Because the world is in a constant state of change. Massive changes in technology and communication made it easier to off shore jobs and save money for investors and owners at the expense of workers. China did not open the floodgates of cheap labor because of NAFTA. They did so because it made sense within the context of their own society and national agenda and the explosive growth of their own modern industrialization. For the same reason, a growling middle class created by that industrialization has increased the cost of their labor and many of these cheap labor jobs are migrating to other parts of Asia and Africa. Technology makes it cheaper to build a new factory in Sri Lanka or Uganda. This process was actually at work in the 60's with the development of Maquiladoras in Mexico that led to the shipment of jobs from the US. China actually poached a lot of those jobs with the promise of even cheaper labor.
I am not fond of Free Trade agreements, but they are not the only historical current that created todays situation. NAFTA is a symptom of the proliferation of International Corporations who chase poverty so they can use the desire of starving people for any kind of work. Once those workers get a glimmer of hope, the Corporation moves on to the next country because it is better for corporate profits to find the lowest wages possible for everyone but executives, the board of directors, investors, and owners.
The real answer is not bitching about NAFTA. The real answer is a world wide labor movement. Unions need to go international for real and fight for better wages in every country because a raise of $.05 an hour here is impetus for an industry to go where they can pay a worker $.01 for every dollar a worker makes here. As long as Corporations can move to take advantage of cheap labor for a fraction of the cost of transportation, this process will continue. Free Trade agreements are only a tiny fraction of that process, and they are not the cause of it.
Kelp along the US West Coast will be tested for Fukushima radiation in an upcoming study spearheaded by California State University, Long Beach (CSULB) and the Lawrence Berkeley National Laboratory.
The Kelp Watch 2014 project is led by CSULB biologist Steve Manley, an expert in marine algae and kelp who has studied the environmental effects of the March 2011 Fukushima nuclear disaster triggered by a 9.0 earthquake and subsequent tsunami that ravaged Japan's northeastern coast.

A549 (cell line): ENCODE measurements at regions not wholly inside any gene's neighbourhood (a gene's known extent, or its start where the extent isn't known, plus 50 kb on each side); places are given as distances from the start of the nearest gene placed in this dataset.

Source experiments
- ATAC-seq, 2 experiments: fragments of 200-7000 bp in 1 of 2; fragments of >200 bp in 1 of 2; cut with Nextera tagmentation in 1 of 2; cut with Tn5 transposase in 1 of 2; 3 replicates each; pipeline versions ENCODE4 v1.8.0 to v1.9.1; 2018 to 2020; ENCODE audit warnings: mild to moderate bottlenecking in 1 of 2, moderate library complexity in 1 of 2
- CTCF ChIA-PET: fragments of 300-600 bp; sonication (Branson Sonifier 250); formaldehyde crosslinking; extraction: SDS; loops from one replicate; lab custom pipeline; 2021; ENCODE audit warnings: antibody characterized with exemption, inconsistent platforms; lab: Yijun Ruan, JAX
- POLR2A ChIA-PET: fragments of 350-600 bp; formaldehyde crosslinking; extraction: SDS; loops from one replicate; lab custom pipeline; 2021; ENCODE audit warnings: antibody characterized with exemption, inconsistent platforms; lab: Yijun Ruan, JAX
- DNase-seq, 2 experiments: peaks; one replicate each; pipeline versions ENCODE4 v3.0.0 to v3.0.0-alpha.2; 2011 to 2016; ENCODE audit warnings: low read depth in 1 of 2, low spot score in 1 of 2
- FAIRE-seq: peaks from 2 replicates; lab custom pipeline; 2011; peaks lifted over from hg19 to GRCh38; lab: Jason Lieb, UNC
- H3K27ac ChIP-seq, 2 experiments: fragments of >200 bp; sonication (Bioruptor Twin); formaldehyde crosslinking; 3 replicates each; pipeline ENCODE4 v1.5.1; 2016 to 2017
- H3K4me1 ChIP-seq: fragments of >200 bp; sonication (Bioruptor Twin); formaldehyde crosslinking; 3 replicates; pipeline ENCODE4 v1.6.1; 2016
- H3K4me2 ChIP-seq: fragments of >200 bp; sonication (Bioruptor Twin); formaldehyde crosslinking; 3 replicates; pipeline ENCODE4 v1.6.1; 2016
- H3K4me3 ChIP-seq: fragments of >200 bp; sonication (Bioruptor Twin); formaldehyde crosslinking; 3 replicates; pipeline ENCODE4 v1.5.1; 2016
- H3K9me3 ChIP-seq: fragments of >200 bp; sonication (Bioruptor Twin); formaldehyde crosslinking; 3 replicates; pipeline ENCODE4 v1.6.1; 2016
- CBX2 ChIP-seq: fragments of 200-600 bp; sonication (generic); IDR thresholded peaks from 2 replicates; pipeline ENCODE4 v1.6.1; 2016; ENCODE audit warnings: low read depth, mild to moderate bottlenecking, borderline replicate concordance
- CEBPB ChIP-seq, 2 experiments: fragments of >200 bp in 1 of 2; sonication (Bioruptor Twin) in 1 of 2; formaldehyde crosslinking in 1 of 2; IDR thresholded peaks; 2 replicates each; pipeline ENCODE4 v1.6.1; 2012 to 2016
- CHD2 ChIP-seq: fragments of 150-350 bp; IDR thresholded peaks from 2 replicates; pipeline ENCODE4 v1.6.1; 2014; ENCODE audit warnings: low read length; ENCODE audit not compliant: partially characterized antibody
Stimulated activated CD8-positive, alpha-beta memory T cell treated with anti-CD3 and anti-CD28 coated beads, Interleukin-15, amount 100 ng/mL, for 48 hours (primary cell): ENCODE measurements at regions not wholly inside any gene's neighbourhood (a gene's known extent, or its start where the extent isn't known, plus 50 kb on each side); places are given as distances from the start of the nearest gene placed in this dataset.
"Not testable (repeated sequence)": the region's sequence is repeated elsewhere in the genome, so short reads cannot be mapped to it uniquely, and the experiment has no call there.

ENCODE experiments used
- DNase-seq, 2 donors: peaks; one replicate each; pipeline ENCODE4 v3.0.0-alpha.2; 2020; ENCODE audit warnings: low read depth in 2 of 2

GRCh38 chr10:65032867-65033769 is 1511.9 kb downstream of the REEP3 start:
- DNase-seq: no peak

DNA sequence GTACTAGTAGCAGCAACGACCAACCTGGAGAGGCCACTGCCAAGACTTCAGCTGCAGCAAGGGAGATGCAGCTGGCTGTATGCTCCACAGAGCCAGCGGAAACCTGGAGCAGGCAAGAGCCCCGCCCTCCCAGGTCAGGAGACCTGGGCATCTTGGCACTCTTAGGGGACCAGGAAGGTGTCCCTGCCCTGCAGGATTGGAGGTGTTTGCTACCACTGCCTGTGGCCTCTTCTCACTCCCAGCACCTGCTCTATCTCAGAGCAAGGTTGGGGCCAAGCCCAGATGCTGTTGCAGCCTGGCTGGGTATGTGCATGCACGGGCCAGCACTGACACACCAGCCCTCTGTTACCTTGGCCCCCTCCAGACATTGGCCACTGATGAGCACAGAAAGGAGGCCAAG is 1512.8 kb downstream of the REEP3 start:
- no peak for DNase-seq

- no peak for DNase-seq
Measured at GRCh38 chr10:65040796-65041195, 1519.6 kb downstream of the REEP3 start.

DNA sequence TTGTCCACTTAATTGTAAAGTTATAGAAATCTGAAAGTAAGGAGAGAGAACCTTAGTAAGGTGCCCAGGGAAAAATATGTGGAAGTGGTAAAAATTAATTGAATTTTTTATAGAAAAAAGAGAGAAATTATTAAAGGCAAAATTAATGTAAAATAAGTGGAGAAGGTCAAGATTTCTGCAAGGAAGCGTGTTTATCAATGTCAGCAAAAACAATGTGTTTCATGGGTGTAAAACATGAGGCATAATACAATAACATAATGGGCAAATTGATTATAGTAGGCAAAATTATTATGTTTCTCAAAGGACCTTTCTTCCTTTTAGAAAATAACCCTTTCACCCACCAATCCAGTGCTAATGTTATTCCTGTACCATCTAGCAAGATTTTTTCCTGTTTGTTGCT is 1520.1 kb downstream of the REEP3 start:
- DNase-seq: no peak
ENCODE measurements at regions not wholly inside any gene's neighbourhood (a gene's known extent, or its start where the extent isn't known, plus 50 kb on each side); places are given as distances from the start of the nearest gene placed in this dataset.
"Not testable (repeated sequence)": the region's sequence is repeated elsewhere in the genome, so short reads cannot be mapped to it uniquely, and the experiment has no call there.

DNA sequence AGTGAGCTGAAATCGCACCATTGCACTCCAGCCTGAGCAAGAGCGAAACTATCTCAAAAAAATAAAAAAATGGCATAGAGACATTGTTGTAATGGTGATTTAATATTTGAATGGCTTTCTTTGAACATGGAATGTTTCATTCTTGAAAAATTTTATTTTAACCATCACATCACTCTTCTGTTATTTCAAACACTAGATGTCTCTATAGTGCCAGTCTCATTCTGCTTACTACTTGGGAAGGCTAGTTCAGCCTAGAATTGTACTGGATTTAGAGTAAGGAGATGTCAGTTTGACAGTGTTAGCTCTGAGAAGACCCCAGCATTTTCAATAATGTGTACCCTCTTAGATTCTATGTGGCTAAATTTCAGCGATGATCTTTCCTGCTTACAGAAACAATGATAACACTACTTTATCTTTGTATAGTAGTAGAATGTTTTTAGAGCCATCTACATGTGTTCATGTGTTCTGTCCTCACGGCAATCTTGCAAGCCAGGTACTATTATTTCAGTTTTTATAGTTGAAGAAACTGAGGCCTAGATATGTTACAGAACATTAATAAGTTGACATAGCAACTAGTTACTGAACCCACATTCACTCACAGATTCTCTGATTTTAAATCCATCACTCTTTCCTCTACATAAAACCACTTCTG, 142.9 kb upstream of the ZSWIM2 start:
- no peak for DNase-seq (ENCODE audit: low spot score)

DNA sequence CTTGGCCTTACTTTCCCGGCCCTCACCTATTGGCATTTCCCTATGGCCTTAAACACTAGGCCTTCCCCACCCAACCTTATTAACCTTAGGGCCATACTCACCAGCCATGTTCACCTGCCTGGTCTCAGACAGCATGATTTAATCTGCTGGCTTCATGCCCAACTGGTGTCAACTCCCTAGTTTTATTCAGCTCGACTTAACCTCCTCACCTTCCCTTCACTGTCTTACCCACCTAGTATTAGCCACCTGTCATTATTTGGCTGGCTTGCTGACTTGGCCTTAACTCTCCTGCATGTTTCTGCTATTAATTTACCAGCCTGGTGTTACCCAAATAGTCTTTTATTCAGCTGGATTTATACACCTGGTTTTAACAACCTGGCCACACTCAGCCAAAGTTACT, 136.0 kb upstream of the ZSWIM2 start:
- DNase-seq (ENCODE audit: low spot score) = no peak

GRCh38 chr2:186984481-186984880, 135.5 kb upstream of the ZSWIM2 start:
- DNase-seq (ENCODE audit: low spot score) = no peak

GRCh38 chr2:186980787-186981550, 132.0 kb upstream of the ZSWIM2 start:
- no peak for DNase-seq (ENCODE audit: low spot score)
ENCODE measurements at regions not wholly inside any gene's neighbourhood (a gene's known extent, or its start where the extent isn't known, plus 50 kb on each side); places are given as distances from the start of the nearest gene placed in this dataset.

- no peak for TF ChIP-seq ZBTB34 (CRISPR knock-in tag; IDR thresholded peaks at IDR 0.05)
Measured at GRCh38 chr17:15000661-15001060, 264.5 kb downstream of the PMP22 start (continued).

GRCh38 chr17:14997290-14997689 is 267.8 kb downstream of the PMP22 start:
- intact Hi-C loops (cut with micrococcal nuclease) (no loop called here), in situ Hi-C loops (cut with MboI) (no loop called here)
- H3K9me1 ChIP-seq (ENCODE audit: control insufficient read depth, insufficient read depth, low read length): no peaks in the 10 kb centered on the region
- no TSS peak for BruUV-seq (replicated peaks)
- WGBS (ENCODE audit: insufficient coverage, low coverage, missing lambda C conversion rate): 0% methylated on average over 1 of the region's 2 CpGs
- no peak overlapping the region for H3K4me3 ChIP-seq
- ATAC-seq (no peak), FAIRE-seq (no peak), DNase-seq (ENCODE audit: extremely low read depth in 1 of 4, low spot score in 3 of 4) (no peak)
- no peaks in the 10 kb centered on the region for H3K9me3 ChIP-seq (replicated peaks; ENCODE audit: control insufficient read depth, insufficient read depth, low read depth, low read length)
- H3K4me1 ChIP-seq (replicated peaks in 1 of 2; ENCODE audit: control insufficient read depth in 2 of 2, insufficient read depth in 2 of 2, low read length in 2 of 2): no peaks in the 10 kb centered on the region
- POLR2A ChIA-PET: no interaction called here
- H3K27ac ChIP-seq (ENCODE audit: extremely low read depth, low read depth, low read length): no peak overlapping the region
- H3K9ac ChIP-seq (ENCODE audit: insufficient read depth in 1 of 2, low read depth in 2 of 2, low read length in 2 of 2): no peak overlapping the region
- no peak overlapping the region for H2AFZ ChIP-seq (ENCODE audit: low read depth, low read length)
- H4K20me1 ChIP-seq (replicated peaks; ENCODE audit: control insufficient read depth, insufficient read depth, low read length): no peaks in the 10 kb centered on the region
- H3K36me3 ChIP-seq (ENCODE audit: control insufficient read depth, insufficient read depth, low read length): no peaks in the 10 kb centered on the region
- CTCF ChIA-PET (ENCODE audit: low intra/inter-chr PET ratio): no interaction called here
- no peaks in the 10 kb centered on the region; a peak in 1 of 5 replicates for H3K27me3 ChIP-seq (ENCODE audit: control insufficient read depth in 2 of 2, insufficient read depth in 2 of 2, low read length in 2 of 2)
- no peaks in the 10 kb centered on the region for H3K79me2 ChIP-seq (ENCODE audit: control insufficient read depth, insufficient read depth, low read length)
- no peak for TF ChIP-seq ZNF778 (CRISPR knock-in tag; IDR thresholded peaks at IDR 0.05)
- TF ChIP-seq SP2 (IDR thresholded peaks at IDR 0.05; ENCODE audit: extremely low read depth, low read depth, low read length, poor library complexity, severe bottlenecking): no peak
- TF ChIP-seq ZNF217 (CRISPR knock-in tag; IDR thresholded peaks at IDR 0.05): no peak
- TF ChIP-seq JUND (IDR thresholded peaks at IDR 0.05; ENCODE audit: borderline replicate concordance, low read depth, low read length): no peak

"The California kelp forest is a highly productive and complex ecosystem and a valuable state resource. It is imperative that we monitor this coastal forest for any radioactive contaminants that will be arriving this year in the ocean currents from Fukushima disaster," Manley said in a news release.
Nearly three years have passed since the nuclear incident at the Fukushima Dai-ichi power station, enough time for radioactive cesium released into the sea to cross the Pacific Ocean and reach the US West Coast.
The overwhelming scientific consensus is that by now, any radioactive material released into the ocean in connection with Fukushima will have decayed or been diluted to such low concentrations that it will not pose a public health concern. But there are several unknowns, including how the radiation may affect marine life.
I applaud the notion that real scientists will be studying the issue.
holds as core concepts a belief in progress, the essential goodness of the human race, and the autonomy of the individual. In action it attempts to protect the political and civil liberties of individuals. For liberals government is a crucial instrument for amelioration of social inequities as those involving race, gender, or class. Economically, liberalism is closely associated with free markets and the individual right to own the means of production and private property. Because wealth, itself, is a huge contributor to social inequality, liberals back a strong regulatory control of corporations and banks that, otherwise, subvert governments in order to create a shadow plutocratic oligarchic order.
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